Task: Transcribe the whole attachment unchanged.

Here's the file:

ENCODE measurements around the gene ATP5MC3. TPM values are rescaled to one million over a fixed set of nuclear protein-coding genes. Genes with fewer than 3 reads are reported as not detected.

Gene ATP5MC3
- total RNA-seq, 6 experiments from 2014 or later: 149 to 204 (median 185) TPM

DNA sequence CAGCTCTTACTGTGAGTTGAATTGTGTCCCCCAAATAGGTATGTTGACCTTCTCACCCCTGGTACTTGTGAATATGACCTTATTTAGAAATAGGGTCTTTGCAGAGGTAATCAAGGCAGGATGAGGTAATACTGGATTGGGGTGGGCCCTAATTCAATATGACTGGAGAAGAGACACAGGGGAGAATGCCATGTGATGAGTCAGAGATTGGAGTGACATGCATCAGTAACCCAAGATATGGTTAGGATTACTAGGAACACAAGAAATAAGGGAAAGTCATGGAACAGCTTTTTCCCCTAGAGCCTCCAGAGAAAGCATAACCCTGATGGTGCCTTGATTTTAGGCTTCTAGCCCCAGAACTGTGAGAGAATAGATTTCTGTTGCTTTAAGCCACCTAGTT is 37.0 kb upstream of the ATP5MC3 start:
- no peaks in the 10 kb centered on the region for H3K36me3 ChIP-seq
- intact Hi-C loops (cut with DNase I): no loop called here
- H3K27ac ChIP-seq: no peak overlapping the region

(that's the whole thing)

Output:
ENCODE measurements around the gene ATP5MC3. TPM values are rescaled to one million over a fixed set of nuclear protein-coding genes. Genes with fewer than 3 reads are reported as not detected.

Gene ATP5MC3
- total RNA-seq, 6 experiments from 2014 or later: 149 to 204 (median 185) TPM

DNA sequence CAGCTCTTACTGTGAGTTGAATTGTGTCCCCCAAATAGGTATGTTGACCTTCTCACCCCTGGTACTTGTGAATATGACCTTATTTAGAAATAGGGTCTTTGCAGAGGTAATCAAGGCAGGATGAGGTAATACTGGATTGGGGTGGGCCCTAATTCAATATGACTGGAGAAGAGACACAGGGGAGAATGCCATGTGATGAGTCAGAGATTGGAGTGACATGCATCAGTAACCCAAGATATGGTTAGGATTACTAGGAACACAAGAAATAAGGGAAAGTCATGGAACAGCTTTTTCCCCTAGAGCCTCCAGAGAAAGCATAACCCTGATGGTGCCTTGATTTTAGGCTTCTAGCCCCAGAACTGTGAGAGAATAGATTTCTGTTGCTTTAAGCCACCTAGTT is 37.0 kb upstream of the ATP5MC3 start:
- no peaks in the 10 kb centered on the region for H3K36me3 ChIP-seq
- intact Hi-C loops (cut with DNase I): no loop called here
- H3K27ac ChIP-seq: no peak overlapping the region